The back of the textbook that professor Frank Wicks uses for “Exploring Engineering,” a course for first-year students, lists the 20th century’s most important innovations.
At the top of the list: electricity.
So it makes sense to bring students to where it all began – Schenectady – with a field trip to the Edison Tech Center, “a hands-on workshop to introduce students to the wonders of electricity,” as Wicks describes it. “We’re trying to give them a sense of what happened here.”
The center at 136 Broadway, the former press building for the Schenectady Gazette, is filled with the entire history of electrical innovation, much of it born in Schenectady. On display are the 1914 Detroit Electric Car that belonged to Charles Proteus Steinmetz; dozens of light bulbs, from the earliest versions by Edison, to compact fluorescents used today; and household appliances ranging from irons to microwaves.
In 1894, J. Pierpont Morgan, who considered competition the enemy of profitability in the electrical industry, began a consolidation of manufacturers – including Edison Electric – that would become General Electric.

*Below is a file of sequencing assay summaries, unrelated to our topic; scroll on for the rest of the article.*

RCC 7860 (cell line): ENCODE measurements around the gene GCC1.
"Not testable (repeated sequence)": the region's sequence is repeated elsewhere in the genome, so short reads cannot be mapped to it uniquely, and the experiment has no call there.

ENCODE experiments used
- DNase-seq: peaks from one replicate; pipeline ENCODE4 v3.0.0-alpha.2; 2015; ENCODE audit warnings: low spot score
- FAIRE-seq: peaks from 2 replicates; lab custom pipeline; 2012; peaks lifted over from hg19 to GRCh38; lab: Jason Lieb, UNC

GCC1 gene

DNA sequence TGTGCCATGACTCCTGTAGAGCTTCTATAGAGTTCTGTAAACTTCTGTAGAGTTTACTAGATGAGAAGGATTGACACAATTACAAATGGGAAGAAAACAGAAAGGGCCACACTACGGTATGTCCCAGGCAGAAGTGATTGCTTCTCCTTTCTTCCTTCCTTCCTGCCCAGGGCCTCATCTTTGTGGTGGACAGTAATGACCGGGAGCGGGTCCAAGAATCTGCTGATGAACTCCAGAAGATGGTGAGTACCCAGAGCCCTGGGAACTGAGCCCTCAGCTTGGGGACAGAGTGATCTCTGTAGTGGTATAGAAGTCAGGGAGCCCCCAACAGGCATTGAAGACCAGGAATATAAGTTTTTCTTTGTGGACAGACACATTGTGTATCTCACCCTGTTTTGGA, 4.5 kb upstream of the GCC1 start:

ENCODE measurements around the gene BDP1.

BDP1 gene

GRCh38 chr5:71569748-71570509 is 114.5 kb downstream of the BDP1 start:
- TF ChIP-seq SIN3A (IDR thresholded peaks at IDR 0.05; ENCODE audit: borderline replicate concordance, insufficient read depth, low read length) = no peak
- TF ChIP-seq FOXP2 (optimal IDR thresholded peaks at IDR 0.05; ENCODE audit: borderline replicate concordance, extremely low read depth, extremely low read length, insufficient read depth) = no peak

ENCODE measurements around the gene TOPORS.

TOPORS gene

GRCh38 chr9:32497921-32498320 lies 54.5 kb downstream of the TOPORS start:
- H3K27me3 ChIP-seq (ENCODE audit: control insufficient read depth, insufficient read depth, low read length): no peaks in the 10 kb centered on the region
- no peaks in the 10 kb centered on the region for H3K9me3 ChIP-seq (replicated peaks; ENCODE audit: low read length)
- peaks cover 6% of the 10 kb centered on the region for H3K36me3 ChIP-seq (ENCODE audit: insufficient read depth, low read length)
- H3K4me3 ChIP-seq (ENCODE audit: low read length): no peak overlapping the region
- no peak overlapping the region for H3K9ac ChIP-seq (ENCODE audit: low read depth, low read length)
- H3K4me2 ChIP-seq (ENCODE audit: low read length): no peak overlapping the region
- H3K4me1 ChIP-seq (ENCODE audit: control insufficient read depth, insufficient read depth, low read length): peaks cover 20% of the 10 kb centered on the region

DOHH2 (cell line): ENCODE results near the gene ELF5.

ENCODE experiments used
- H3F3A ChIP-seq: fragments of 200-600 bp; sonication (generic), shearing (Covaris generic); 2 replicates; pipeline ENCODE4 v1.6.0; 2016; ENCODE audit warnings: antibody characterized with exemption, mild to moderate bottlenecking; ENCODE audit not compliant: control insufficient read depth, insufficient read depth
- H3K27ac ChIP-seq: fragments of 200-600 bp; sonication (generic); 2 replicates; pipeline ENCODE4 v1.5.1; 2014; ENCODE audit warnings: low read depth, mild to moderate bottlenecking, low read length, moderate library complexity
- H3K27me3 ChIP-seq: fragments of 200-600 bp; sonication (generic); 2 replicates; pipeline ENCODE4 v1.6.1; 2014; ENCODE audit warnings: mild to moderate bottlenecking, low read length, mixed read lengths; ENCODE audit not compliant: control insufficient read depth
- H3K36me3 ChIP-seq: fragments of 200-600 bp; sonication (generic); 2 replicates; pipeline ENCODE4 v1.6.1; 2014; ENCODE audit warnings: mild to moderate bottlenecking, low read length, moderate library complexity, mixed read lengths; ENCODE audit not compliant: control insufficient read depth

In 1926, Christian Steenstrup developed a sealed motor and compressor that would be integral to an appliance that would be in half of American households by the end of World War II: the refrigerator.
In the 1940s, Irving Langmuir, a GE scientist and frequent Union lecturer, predicted that the magnetron – the core of radar used in the war – would have another application: the microwave oven.
Guiding the way was John Harnden Jr. ’50, a retired GE engineer with a number of patents to his credit. Harnden, a founder of the center, received an Outstanding Alumni Engineering Award from the College at ReUnion in May.
“GE is the biggest player in the region,” said student Kirk Seaman. “The Global Research Center is the most technologically advanced place in the region.”
“Why do they call it the Electric City?” asked professor Abe Tchako. “It’s not just the light bulb. It’s pioneers like Charles Steinmetz and Thomas Edison.”Read More